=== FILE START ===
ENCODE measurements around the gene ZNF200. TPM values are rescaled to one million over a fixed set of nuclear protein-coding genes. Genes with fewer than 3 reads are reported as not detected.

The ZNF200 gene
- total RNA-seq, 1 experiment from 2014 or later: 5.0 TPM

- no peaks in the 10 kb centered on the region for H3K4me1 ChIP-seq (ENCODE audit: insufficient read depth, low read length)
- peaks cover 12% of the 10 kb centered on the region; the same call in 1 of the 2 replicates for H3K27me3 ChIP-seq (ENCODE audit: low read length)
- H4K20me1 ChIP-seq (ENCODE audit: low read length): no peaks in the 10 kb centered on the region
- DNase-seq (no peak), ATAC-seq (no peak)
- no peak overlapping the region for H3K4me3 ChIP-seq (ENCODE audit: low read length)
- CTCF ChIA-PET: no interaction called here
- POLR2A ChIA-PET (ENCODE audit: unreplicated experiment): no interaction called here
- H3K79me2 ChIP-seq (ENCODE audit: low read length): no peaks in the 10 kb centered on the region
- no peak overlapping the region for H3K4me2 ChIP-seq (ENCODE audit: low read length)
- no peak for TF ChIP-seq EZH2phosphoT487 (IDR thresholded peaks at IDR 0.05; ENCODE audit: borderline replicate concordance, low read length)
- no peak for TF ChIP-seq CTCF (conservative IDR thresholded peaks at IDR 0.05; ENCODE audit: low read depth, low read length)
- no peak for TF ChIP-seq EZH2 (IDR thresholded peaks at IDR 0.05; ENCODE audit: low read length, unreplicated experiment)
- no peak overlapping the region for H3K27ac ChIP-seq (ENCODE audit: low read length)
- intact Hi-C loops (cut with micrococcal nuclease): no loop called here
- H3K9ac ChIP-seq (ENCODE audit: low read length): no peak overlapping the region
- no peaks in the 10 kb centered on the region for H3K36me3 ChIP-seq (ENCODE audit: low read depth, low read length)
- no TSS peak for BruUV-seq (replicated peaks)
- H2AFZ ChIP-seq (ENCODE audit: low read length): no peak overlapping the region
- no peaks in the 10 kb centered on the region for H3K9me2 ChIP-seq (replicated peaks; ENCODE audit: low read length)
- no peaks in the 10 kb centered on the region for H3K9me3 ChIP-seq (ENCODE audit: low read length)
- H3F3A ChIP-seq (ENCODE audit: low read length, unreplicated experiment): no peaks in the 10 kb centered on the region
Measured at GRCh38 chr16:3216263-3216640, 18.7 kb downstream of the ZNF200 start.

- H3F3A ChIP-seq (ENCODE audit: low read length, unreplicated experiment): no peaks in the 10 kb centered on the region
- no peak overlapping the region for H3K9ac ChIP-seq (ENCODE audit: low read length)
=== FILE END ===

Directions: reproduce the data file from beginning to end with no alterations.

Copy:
ENCODE measurements around the gene ZNF200. TPM values are rescaled to one million over a fixed set of nuclear protein-coding genes. Genes with fewer than 3 reads are reported as not detected.

The ZNF200 gene
- total RNA-seq, 1 experiment from 2014 or later: 5.0 TPM

- no peaks in the 10 kb centered on the region for H3K4me1 ChIP-seq (ENCODE audit: insufficient read depth, low read length)
- peaks cover 12% of the 10 kb centered on the region; the same call in 1 of the 2 replicates for H3K27me3 ChIP-seq (ENCODE audit: low read length)
- H4K20me1 ChIP-seq (ENCODE audit: low read length): no peaks in the 10 kb centered on the region
- DNase-seq (no peak), ATAC-seq (no peak)
- no peak overlapping the region for H3K4me3 ChIP-seq (ENCODE audit: low read length)
- CTCF ChIA-PET: no interaction called here
- POLR2A ChIA-PET (ENCODE audit: unreplicated experiment): no interaction called here
- H3K79me2 ChIP-seq (ENCODE audit: low read length): no peaks in the 10 kb centered on the region
- no peak overlapping the region for H3K4me2 ChIP-seq (ENCODE audit: low read length)
- no peak for TF ChIP-seq EZH2phosphoT487 (IDR thresholded peaks at IDR 0.05; ENCODE audit: borderline replicate concordance, low read length)
- no peak for TF ChIP-seq CTCF (conservative IDR thresholded peaks at IDR 0.05; ENCODE audit: low read depth, low read length)
- no peak for TF ChIP-seq EZH2 (IDR thresholded peaks at IDR 0.05; ENCODE audit: low read length, unreplicated experiment)
- no peak overlapping the region for H3K27ac ChIP-seq (ENCODE audit: low read length)
- intact Hi-C loops (cut with micrococcal nuclease): no loop called here
- H3K9ac ChIP-seq (ENCODE audit: low read length): no peak overlapping the region
- no peaks in the 10 kb centered on the region for H3K36me3 ChIP-seq (ENCODE audit: low read depth, low read length)
- no TSS peak for BruUV-seq (replicated peaks)
- H2AFZ ChIP-seq (ENCODE audit: low read length): no peak overlapping the region
- no peaks in the 10 kb centered on the region for H3K9me2 ChIP-seq (replicated peaks; ENCODE audit: low read length)
- no peaks in the 10 kb centered on the region for H3K9me3 ChIP-seq (ENCODE audit: low read length)
- H3F3A ChIP-seq (ENCODE audit: low read length, unreplicated experiment): no peaks in the 10 kb centered on the region
Measured at GRCh38 chr16:3216263-3216640, 18.7 kb downstream of the ZNF200 start.

- H3F3A ChIP-seq (ENCODE audit: low read length, unreplicated experiment): no peaks in the 10 kb centered on the region
- no peak overlapping the region for H3K9ac ChIP-seq (ENCODE audit: low read length)